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ERIC Number: ED517519
Record Type: Non-Journal
Publication Date: 2010
Pages: 331
Abstractor: As Provided
Reference Count: N/A
ISBN: ISBN-978-1-1240-0678-9
Turmoil, Tirades and Transformation: The Wars for the National History Standards 1991-2004
Henry, Phyllis Margaret
ProQuest LLC, Ph.D. Dissertation, Loyola University Chicago
This qualitative research study, in the format of an historical narrative, chronicles the issues, process of consensus, and the impact of the National History Standards Project (NHSP) on local policies and curricula in history education. The "culture wars" for the "National Standards for History" of 1994-1996 and quest for a further clarification of a national identity were also a part of two concomitant movements; the global standards movement in international education and also the domestic voluntary national standards movement in the core subjects (i.e., reading, mathematics, science and history) that was sponsored by governmental commissions and professional organizations. The acrimonious ideological and satirical rhetoric that was exchanged in the formation of the "National Standards for History" entangled historians, educators, curators, legislators, special interest groups, professional organizations, government agencies, think tanks and the media. In 1995, the contentious pathway eventually led to the censure of the "National Standards for History" in the United States Senate and with a process of consensus, a set of revised standards were issued and disseminated. In order to understand the prominence of the NHSP, a brief narrative overview is provided chronicling the seminal reform initiatives in history education beginning with the 1892 prestigious Committee of Ten. The need for the NHSP was precipitated by both the movement for national standards in learning and federal legislation that later impacted state and district curricula. Because the impact did not occur immediately, changes in local policies both with the Illinois Board of Education (ISBE) and the Chicago Public Schools (CPS) are chronicled to 2004, a decade after the "National Standards for History" were written. Topical issues in history education and accountability are also examined. Multiple sources of evidence were utilized in the research including oral history interviews (refer to Questionnaire, Appendix A) and documents and artifacts from the NHSP housed in the archives of the Charles E. Young Humanities Research Library at the University of California Los Angeles (UCLA). Archival materials are also referenced from the Chicago Teachers Union (CTU) and the Chicago Public Schools (CPS) which demonstrate the curricular applications of the "National Standards for History". According to Yin, the convergence of multiple sources of evidence including documents, archival records, open-ended interviews, primary and secondary sources provide an invaluable advantage in the case study strategy. Although a critical first step was the creation of the voluntary "National Standards for History" to establish clear goals for learning and achievement to raise the overall quality of history education, currently, the implementation process of the history standards is not uniform in all of the states' schools districts. Although generalizations are made to national trends and implications, this research study primarily focuses on the policies of ISBE and those of CPS. The conclusions reached in this qualitative study are: (1) that the "National Standards for History" impacted the ISBE history standards and those of CPS; (2) the state of history education is adversely affected by the "No Child Left Behind Act" (NCLB) (2001) legislation to fully implement the history standards effectively and (3) educational policies and funding must be changed to ameliorate the accountability measures in assessing the performance of students to achieve the intended content and skills of the history standards. The implications for teacher preparation and certification in history and the social sciences are also examined for the promotion and sustainability of highly qualified teachers to ensure the mastery of the history standards in instruction. The contemporary advocacy movement in history and social science education by professional organizations is also discussed as well as the role of government in educational policy making including the issues of accountability and assessment. [The dissertation citations contained here are published with the permission of ProQuest LLC. Further reproduction is prohibited without permission. Copies of dissertations may be obtained by Telephone (800) 1-800-521-0600. Web page:]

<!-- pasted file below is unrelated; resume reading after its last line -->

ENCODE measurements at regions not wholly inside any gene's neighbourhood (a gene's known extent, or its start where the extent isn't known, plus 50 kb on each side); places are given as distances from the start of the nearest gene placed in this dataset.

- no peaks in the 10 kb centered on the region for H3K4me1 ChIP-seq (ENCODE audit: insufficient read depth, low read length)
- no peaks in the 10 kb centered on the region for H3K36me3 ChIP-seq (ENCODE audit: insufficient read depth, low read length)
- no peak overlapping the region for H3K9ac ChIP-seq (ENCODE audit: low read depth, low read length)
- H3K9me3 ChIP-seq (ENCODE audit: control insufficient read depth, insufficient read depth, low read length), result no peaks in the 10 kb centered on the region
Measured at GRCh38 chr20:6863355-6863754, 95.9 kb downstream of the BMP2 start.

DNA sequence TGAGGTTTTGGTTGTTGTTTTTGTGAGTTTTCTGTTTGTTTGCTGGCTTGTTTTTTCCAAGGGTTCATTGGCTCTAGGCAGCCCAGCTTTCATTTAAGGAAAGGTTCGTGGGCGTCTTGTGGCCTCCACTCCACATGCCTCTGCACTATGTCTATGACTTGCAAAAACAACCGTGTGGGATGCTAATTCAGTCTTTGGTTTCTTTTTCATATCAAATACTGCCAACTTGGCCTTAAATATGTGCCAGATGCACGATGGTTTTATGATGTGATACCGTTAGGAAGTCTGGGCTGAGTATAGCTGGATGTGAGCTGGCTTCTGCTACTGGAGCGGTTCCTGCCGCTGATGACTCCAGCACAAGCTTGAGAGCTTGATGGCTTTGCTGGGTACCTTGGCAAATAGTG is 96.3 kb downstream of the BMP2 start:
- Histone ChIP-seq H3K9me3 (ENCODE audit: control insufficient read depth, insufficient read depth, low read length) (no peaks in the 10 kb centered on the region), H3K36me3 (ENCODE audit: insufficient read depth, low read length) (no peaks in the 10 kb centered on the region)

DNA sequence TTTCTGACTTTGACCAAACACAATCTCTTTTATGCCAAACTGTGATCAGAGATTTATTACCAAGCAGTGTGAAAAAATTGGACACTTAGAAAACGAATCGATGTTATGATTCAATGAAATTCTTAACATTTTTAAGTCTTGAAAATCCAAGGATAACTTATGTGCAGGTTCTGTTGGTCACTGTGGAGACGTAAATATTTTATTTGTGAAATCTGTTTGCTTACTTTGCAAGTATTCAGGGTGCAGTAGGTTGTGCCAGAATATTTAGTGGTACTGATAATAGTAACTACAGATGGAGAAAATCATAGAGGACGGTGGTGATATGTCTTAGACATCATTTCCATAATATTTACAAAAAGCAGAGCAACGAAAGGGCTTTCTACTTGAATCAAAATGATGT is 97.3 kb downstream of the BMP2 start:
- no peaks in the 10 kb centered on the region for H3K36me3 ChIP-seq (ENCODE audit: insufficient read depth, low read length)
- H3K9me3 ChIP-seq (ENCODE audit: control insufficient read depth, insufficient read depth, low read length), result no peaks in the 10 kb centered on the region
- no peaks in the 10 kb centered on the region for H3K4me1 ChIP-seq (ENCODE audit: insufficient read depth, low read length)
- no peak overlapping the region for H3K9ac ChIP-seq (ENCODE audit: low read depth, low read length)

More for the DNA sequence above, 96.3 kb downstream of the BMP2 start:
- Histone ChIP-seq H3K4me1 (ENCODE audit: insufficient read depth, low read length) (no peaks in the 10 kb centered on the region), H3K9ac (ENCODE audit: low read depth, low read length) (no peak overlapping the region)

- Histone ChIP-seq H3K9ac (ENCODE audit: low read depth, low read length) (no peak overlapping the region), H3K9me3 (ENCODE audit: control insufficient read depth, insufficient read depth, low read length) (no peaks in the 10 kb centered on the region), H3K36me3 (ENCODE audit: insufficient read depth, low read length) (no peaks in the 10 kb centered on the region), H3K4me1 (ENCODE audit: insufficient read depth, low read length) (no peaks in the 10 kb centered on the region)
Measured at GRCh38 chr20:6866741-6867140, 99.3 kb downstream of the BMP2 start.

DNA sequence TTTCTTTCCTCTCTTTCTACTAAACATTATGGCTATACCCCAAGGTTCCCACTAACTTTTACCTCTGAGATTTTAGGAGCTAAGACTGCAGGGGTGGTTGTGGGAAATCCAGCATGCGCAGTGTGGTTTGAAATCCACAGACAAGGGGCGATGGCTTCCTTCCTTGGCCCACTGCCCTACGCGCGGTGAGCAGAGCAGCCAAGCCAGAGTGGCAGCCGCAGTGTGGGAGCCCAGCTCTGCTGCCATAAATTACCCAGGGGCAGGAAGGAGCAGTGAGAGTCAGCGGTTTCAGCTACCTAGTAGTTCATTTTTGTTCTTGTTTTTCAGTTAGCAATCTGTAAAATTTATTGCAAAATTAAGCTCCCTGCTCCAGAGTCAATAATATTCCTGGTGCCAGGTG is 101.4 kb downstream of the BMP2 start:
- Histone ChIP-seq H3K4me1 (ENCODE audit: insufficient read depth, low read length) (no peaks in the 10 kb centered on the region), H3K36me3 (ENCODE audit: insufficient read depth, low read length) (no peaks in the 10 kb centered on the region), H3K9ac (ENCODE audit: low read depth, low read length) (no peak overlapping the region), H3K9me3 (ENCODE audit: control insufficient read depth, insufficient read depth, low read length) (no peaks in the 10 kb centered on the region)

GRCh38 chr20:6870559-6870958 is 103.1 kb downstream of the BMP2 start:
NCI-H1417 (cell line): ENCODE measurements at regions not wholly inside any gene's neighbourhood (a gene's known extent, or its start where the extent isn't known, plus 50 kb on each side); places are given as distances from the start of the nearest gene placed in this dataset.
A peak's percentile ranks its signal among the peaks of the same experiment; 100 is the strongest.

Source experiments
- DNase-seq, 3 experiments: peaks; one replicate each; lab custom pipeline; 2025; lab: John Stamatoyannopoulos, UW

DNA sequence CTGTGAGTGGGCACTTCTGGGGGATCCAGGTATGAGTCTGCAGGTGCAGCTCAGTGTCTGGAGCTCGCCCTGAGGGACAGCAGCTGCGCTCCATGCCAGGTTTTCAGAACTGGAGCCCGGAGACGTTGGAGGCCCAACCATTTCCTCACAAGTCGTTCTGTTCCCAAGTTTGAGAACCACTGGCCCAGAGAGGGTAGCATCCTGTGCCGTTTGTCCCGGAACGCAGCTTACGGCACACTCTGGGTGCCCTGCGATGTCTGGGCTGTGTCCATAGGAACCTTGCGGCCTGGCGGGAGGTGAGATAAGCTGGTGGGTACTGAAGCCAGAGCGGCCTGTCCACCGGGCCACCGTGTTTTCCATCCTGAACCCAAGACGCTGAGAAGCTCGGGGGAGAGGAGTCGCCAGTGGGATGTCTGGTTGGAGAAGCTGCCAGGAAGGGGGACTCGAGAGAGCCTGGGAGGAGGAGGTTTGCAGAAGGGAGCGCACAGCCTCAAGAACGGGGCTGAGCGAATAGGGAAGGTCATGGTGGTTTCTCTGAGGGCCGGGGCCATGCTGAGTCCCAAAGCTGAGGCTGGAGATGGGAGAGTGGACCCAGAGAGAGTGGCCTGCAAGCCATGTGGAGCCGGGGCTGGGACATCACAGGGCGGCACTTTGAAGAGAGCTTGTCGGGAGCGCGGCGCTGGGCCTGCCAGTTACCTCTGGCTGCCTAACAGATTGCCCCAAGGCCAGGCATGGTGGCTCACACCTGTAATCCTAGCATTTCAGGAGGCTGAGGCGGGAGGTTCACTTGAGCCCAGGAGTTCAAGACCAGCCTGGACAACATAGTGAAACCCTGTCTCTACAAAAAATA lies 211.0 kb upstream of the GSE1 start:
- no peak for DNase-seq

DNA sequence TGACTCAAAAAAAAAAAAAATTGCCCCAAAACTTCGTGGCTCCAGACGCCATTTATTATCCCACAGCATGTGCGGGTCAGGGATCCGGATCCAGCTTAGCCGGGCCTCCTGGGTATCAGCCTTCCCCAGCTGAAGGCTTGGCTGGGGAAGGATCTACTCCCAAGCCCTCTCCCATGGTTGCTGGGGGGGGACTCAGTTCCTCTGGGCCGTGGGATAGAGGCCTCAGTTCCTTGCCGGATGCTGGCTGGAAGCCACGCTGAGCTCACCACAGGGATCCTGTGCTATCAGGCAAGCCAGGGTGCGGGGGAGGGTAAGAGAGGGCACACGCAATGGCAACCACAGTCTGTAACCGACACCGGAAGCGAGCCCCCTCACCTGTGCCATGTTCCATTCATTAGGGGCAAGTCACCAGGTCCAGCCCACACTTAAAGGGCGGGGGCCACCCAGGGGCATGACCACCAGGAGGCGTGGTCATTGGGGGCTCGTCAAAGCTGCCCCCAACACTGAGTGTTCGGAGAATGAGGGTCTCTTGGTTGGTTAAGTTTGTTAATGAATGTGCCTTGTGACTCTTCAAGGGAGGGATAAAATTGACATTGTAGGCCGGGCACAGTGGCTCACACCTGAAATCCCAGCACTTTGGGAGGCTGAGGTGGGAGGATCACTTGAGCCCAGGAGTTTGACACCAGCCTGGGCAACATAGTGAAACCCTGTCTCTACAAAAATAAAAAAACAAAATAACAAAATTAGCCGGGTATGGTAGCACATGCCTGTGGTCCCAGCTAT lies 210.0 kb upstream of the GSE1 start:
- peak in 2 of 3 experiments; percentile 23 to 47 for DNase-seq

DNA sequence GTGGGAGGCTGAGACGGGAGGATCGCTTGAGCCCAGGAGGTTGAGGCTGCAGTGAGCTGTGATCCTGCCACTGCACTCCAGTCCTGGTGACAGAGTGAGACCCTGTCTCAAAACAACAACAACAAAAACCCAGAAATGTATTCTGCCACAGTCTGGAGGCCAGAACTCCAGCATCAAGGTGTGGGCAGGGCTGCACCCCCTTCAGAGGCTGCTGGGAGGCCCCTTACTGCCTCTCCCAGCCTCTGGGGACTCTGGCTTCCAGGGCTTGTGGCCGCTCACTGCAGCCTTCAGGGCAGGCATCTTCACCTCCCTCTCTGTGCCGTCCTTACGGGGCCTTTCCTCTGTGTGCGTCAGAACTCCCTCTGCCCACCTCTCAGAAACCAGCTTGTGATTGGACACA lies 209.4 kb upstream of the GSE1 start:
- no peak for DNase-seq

ProQuest LLC. 789 East Eisenhower Parkway, P.O. Box 1346, Ann Arbor, MI 48106. Tel: 800-521-0600; Web site:
Publication Type: Dissertations/Theses - Doctoral Dissertations
Education Level: Elementary Secondary Education
Audience: N/A
Language: English
Sponsor: N/A
Authoring Institution: N/A
Identifiers - Location: Illinois
Identifiers - Laws, Policies, & Programs: No Child Left Behind Act 2001